Tuesday, December 15, 2015

Satellite’s Last Days Improve Orbital Decay Predictions

The U.S. Air Force Communication/Navigation Outage Forecasting System re-entered Earth's atmosphere on Nov. 28, 2015, after a more than seven-year mission. Observations during its last year will help scientists better predict orbital decay. Credits: NASA's Goddard Space Flight Center

Scientists are learning more about how the upper atmosphere and ionosphere affect space satellites as well as communications and navigation here on Earth, thanks to new data from a U.S. Air Force satellite that recently completed a more than seven-year mission. The Communication/Navigation Outage Forecasting System (C/NOFS) satellite burned up in Earth’s atmosphere during a planned reentry on Nov. 28, leaving behind a treasure trove of data about a part of the space environment that’s difficult to study. The unique set of sustained observations from C/NOFS will greatly improve models currently used to predict satellite trajectories, orbital drag and uncontrolled re-entry.

Scientists from the U.S. Air Force, NASA, and the University of Texas (UT) at Dallas are presenting the results at the American Geophysical Union Fall Meeting in San Francisco.

Launched on April 16, 2008, C/NOFS studied a region high above in our atmosphere called the ionosphere, a layer of electrically charged particles created by ultra-violet radiation from the sun. This layer lies some 40 to 600 miles above the Earth’s surface, where it interacts and co-mingles with the neutral particles of the tenuous upper atmosphere. The upper atmosphere and ionosphere change constantly in response to forces from above and below, including explosions on the sun, intense upper atmosphere winds, and dynamic electric field changes. In addition to interfering with satellite orbits, such changes can produce turbulence in the ionosphere that cause what's known as scintillations, which interfere with radio wave navigation and communication systems, especially at low latitudes near the equator.

During most of its lifetime, C/NOFS never came closer than about 250 miles above the ground. However, as solar activity increased, C/NOFS began to orbit at lower and lower altitudes—ultimately descending to less than 160 miles above Earth. 

During its last 13 months of operations, as its orbit decayed and it spiraled into lower altitudes and eventual re-entry into Earth’s atmosphere, C/NOFS satellite captured a unique set of comprehensive observations as it traveled through the very space environment that can directly cause premature orbital decay. Such regions have rarely been studied directly for extended periods of time, because orbits in this denser region of the atmosphere are not sustainable long-term without on board propulsion.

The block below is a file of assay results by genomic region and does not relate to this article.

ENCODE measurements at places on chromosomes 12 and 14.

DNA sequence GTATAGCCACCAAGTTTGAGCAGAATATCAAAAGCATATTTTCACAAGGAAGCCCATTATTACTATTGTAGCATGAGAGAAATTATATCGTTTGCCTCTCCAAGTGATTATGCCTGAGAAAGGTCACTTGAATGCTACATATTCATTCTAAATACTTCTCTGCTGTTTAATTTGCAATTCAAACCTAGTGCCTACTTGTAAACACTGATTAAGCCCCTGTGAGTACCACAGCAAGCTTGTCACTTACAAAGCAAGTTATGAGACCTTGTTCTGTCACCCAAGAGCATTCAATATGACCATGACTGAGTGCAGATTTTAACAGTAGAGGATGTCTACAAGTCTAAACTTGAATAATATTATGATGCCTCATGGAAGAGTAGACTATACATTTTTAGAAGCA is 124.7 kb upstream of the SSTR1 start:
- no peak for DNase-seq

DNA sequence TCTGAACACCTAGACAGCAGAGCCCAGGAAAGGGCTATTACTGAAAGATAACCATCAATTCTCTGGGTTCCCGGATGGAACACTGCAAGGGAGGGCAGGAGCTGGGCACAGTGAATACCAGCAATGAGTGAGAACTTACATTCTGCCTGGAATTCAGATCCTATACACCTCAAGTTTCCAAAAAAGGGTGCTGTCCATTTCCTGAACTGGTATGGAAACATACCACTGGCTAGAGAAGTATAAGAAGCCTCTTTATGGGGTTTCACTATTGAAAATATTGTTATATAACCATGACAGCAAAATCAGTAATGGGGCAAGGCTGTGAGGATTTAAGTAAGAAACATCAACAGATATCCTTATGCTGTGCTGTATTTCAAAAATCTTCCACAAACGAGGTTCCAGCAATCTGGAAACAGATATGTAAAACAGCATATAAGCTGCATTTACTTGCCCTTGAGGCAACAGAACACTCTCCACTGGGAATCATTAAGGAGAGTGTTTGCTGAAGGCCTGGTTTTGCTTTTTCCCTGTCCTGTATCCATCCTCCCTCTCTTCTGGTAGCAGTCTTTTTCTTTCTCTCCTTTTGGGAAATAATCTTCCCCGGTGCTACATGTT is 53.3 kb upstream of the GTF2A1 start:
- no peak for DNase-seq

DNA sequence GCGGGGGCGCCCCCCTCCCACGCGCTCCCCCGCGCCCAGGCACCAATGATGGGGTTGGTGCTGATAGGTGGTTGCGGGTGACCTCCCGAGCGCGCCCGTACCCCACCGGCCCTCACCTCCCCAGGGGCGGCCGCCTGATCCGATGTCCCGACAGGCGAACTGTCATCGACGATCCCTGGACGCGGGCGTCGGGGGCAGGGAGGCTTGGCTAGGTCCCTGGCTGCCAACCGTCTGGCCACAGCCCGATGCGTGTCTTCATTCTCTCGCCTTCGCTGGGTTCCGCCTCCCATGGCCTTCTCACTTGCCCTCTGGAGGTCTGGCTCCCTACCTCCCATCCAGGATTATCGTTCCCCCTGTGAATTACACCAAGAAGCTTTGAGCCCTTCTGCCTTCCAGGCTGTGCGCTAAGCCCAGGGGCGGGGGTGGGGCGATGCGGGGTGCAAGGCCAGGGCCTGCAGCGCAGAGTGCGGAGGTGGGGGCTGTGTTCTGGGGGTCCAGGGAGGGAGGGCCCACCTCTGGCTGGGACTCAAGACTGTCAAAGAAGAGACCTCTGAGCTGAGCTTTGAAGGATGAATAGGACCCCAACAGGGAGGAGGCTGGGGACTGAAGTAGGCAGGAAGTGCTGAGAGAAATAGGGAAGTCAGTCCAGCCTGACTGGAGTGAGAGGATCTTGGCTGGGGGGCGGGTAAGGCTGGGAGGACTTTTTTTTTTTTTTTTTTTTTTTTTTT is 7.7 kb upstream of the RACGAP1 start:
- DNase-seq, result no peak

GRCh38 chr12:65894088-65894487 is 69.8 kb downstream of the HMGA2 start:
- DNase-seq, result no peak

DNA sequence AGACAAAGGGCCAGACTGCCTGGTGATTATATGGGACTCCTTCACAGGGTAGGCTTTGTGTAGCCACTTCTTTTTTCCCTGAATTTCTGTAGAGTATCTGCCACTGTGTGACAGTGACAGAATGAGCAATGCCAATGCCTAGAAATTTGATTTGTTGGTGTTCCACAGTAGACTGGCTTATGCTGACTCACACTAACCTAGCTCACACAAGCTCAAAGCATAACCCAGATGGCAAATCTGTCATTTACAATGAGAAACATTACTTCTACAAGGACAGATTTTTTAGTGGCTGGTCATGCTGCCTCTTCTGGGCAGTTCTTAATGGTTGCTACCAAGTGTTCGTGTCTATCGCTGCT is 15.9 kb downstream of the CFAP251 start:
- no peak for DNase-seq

"One thing we learned clearly from C/NOFS is just how hard it is to predict the precise time and location of re-entry," said Cassandra Fesen, principal investigator for C/NOFS at the Air Force Research Laboratory at the Kirtland Air Force Base in Albuquerque, New Mexico.

The C/NOFS data at these lower altitudes show that the upper atmosphere and ionosphere react strongly to even small changes in near-Earth space, said Rod Heelis, principal investigator at the UT-Dallas for NASA's Coupled Ion-Neutral Dynamics Investigation (CINDI) instrument suite on board the satellite.

"The neutral atmosphere responds very dramatically to quite small energy inputs," said Heelis. "Even though the energy is put in at high latitudes – closer to the poles – the reaction at lower latitudes, near the equator, is significant."

Heelis also described research on a previously-hard-to-view sweet spot in the atmosphere, where the charged particles of the ionosphere and the neutral particles of the atmosphere directly affect each other. The CINDI observations show that the neutral wind creates piles of neutral gas pushed up against ionospheric density variations – similar to how blowing snow piles up in drifts against a building wall. This results in density striations in the atmosphere that were never previously observed. Such density variations are necessary data to include when modeling interference with radio waves or excess drag on a travelling spacecraft.

Rob Pfaff, project scientist for CINDI at NASA's Goddard Space Flight Center in Greenbelt, Maryland, and principal investigator for another C/NOFS instrument, the Vector Electric Field Investigation, is studying observations that speak to one of the original goals of the C/NOFS program: Why does the low latitude ionosphere at night become so turbulent that it can wreak havoc on communications and navigation radio signals?

Developing the capability to predict such space weather disturbances has been a long-standing goal of the Air Force Research Laboratory. The C/NOFS low altitude observations were critical to form a complete picture of these disturbances, as the satellite ventured to the possible root of the largest ionospheric upheavals -- those that emanate from the bottom ledge of the ionosphere at night. The observations revealed the presence of strong shears in the horizontal ionosphere motions at the base of the ionosphere, places where charged particles flow by each other in opposite directions. C/NOFS observed shears and undulations along this boundary. Such shears and undulations -- spotted throughout the nighttime, equatorial ionosphere -- are believed to be the source of large-scale instabilities that ultimately drive the detrimental scintillations. 

Credit: NASA

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